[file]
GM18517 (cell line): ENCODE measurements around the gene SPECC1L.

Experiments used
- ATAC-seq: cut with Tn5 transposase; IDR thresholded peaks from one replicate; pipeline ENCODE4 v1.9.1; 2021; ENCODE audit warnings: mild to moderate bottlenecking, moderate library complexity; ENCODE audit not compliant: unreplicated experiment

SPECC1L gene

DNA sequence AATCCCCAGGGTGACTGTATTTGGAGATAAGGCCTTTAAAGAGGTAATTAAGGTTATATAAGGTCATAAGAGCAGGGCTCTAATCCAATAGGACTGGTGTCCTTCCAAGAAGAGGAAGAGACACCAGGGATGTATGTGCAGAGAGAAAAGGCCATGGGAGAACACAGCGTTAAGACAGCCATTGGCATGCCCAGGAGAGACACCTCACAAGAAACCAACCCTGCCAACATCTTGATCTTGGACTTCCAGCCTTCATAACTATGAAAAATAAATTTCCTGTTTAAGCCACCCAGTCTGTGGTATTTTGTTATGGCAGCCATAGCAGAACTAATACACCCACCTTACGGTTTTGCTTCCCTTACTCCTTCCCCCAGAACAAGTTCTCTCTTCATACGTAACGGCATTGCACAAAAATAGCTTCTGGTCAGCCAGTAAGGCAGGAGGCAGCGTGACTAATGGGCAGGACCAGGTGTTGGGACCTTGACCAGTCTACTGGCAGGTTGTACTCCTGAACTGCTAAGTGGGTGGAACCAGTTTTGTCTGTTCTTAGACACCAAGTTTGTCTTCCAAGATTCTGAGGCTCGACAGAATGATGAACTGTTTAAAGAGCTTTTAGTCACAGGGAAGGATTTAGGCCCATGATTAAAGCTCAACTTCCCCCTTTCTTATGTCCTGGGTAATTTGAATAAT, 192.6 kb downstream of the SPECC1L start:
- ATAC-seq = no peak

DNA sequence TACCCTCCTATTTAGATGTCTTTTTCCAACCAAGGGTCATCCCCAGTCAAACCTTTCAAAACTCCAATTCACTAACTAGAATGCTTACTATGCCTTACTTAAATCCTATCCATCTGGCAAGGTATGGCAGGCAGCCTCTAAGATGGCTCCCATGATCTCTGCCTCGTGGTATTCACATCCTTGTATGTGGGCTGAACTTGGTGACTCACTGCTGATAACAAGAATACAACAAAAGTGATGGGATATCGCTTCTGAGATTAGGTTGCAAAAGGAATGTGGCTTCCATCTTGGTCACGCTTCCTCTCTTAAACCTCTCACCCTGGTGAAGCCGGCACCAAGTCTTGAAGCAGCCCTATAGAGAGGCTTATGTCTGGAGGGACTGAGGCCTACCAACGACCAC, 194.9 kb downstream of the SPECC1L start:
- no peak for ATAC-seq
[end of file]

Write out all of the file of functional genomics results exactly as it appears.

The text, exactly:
GM18517 (cell line): ENCODE measurements around the gene SPECC1L.

Experiments used
- ATAC-seq: cut with Tn5 transposase; IDR thresholded peaks from one replicate; pipeline ENCODE4 v1.9.1; 2021; ENCODE audit warnings: mild to moderate bottlenecking, moderate library complexity; ENCODE audit not compliant: unreplicated experiment

SPECC1L gene

DNA sequence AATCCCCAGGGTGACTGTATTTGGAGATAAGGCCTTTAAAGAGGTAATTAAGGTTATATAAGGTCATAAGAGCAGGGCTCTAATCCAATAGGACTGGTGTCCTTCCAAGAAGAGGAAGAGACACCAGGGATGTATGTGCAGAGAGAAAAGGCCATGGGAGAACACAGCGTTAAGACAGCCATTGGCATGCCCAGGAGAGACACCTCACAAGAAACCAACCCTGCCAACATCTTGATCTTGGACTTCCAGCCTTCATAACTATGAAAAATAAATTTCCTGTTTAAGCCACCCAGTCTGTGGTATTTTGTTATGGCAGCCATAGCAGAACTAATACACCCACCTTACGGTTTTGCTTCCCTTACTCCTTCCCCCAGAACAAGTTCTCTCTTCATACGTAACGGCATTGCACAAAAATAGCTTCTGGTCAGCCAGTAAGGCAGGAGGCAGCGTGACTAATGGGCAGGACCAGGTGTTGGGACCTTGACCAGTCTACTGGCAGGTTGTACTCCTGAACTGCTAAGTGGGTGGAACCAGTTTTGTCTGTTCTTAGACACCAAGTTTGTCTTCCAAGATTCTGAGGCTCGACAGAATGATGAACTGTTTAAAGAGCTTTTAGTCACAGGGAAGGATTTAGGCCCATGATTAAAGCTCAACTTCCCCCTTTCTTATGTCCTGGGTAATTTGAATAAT, 192.6 kb downstream of the SPECC1L start:
- ATAC-seq = no peak

DNA sequence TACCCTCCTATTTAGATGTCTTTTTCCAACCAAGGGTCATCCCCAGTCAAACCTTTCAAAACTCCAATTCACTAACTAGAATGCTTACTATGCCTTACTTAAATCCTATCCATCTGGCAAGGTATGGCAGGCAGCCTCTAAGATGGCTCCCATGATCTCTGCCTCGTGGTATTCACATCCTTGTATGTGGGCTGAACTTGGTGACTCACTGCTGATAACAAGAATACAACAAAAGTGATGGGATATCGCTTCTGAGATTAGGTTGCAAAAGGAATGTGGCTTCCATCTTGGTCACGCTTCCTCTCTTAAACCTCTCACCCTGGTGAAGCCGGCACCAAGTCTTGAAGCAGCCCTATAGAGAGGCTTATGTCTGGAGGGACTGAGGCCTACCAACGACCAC, 194.9 kb downstream of the SPECC1L start:
- no peak for ATAC-seq